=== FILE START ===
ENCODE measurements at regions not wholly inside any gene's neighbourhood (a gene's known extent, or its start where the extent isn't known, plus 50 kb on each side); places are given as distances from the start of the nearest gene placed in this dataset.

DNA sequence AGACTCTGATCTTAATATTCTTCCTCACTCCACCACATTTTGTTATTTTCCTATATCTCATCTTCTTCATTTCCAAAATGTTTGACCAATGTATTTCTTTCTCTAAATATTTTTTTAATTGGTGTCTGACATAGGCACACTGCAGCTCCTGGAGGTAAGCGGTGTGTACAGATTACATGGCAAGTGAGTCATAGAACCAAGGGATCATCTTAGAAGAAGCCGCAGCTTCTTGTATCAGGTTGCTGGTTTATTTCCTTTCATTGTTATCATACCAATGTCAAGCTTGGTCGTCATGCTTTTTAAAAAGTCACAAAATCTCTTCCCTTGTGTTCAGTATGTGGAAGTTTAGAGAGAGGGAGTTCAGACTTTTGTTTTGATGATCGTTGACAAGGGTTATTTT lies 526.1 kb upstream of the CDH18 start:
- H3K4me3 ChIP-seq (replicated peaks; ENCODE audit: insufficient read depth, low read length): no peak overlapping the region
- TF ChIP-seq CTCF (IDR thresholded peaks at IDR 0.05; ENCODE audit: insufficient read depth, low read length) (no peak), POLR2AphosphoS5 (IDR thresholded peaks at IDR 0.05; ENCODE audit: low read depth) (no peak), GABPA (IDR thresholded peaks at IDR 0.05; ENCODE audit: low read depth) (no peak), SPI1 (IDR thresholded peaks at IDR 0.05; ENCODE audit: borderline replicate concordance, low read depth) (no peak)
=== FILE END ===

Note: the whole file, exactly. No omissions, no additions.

ENCODE measurements at regions not wholly inside any gene's neighbourhood (a gene's known extent, or its start where the extent isn't known, plus 50 kb on each side); places are given as distances from the start of the nearest gene placed in this dataset.

DNA sequence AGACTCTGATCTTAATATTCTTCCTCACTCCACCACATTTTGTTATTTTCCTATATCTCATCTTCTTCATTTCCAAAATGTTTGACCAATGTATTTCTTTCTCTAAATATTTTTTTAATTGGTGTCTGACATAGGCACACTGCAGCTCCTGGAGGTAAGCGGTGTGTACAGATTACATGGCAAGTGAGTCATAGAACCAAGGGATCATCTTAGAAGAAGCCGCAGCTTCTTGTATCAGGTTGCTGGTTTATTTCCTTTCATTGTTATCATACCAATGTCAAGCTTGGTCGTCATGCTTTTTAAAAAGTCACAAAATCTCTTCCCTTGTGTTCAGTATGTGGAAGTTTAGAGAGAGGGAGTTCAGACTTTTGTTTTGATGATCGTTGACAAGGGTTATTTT lies 526.1 kb upstream of the CDH18 start:
- H3K4me3 ChIP-seq (replicated peaks; ENCODE audit: insufficient read depth, low read length): no peak overlapping the region
- TF ChIP-seq CTCF (IDR thresholded peaks at IDR 0.05; ENCODE audit: insufficient read depth, low read length) (no peak), POLR2AphosphoS5 (IDR thresholded peaks at IDR 0.05; ENCODE audit: low read depth) (no peak), GABPA (IDR thresholded peaks at IDR 0.05; ENCODE audit: low read depth) (no peak), SPI1 (IDR thresholded peaks at IDR 0.05; ENCODE audit: borderline replicate concordance, low read depth) (no peak)